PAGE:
Operating a fuel-efficient Piaggio Avanti helps AirGO Flugservice keep costs down, according to co-founder Daniela Flierl. "AirGO buys fuel through different fuel card schemes," she says. "The only problem with fuel cards can be a pre-arrangement that doesn't work properly meaning a wait for fuel, although this doesn't happen very often. In general it works very well with all providers."

Fuel cost does not have a big impact on the decision on the destination airport as passengers usually ask for a specific airport: "Very often there is no acceptable alternate at lower fuel cost. But in case there is a choice it is not only about fuel cost, we have to compare cost as a function of flight time/landing/handling fees and fuel," says Flierl.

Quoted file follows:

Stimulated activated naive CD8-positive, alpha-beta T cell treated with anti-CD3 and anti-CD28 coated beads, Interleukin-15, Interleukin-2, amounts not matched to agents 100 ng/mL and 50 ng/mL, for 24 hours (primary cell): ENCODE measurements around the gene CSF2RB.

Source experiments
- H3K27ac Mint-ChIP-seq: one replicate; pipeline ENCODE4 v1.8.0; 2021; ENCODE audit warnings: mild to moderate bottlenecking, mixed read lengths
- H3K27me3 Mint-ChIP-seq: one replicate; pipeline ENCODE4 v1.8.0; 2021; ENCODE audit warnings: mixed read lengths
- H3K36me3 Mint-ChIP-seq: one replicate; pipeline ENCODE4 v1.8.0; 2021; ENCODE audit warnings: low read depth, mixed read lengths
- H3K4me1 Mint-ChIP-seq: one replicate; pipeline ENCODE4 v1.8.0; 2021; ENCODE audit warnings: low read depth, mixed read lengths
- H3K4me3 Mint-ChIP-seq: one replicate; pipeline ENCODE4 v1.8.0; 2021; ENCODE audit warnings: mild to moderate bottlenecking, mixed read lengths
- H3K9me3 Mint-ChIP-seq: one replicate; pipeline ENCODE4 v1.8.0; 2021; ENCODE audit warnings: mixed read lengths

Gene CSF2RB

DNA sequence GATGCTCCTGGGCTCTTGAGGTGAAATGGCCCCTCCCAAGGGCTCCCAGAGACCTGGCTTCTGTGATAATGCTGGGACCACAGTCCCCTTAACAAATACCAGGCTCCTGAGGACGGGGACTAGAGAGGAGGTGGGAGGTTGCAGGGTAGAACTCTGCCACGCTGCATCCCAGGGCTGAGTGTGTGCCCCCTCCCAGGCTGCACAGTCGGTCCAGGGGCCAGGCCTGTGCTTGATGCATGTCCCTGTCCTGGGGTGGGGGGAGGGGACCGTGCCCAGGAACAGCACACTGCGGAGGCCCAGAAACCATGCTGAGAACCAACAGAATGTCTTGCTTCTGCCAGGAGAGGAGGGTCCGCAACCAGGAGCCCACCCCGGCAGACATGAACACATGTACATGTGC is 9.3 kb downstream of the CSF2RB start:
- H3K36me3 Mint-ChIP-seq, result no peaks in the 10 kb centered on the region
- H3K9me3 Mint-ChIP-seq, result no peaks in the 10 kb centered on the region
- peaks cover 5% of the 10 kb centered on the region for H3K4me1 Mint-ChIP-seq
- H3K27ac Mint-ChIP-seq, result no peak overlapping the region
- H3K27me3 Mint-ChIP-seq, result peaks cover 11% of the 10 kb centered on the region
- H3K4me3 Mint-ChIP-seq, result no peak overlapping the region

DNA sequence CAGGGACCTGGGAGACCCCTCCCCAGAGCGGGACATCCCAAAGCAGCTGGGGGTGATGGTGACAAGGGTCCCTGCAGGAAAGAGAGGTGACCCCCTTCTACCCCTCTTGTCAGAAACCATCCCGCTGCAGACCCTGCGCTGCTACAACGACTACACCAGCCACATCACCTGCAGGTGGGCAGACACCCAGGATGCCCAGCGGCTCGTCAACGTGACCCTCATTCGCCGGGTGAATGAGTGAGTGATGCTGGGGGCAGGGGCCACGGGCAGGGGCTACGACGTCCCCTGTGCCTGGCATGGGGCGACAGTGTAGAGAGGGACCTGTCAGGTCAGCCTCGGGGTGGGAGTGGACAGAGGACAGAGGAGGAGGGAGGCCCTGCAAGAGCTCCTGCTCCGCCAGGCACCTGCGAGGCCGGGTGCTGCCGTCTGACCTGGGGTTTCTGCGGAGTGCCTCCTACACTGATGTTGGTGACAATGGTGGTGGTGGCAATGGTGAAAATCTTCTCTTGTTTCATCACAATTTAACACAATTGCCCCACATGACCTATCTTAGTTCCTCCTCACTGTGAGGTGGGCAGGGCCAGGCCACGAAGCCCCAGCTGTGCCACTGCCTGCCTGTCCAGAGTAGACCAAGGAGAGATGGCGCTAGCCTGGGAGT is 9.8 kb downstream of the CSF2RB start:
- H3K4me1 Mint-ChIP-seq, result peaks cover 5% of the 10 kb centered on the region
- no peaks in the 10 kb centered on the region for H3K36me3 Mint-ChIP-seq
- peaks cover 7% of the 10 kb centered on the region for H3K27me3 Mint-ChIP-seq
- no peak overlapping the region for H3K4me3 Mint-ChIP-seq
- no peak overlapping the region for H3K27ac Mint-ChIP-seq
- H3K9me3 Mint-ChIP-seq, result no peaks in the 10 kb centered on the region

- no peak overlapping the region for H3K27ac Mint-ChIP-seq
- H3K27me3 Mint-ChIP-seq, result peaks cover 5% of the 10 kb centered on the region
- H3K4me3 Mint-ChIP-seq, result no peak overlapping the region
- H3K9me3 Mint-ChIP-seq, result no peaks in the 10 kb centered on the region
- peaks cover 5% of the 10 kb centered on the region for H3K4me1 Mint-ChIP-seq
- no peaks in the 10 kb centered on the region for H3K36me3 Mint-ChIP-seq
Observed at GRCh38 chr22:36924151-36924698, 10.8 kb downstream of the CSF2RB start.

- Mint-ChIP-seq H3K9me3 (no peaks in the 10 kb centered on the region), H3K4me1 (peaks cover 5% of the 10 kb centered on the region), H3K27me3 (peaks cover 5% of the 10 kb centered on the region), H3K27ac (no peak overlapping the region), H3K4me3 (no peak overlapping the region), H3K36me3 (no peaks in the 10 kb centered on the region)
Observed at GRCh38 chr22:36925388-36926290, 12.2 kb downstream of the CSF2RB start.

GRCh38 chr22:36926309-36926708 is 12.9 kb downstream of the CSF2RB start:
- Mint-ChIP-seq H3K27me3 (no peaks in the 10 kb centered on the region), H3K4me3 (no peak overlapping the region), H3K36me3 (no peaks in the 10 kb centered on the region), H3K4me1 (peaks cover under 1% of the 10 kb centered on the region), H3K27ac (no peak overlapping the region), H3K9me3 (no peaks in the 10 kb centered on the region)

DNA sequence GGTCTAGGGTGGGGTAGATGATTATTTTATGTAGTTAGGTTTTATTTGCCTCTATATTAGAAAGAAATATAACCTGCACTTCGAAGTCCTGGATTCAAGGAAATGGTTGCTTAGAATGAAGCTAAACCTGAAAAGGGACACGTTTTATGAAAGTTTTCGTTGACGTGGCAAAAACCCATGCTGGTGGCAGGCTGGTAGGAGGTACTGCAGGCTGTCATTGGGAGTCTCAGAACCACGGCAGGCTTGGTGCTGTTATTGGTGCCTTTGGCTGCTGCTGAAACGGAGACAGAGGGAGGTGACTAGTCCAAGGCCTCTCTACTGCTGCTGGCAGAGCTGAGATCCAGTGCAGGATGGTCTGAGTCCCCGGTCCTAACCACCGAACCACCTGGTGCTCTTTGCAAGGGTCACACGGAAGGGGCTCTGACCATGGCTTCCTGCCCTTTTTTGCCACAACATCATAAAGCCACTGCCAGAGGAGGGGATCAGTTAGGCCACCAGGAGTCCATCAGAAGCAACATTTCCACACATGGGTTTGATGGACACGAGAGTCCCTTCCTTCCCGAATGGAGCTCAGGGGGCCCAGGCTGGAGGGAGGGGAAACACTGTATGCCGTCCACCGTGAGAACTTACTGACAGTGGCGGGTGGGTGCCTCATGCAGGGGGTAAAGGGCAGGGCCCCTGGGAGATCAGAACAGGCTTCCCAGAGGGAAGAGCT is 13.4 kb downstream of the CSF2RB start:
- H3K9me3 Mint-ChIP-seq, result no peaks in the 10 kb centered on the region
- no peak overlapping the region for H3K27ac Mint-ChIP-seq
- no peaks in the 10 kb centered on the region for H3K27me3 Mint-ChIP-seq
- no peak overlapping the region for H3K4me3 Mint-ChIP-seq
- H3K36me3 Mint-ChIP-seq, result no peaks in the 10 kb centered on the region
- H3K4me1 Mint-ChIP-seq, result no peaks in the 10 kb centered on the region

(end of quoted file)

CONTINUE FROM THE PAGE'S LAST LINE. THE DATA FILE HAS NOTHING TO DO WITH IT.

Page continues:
DragonFly is based at Cardiff Airport where it has its own fuel bowser. Howard Palser, ceo, reveals that jet fuel accounts for just over 20 per cent of direct operating expenses and that fuel management had long been regarded as an important factor.

With its own bowser the company is able to negotiate bulk supplies of Jet A1 from providers and fuels its aircraft at base at optimum cost. "Fuel management is just one component of flight planning, in that routes and flight levels are planned with a view to achieving maximum fuel economy," says Palser. "As turboprops are significantly more fuel efficient than jets it is often the case that it is more economical for the aircraft to return to base rather than incur overnight or overland transport costs for crew and parking fees for the aircraft."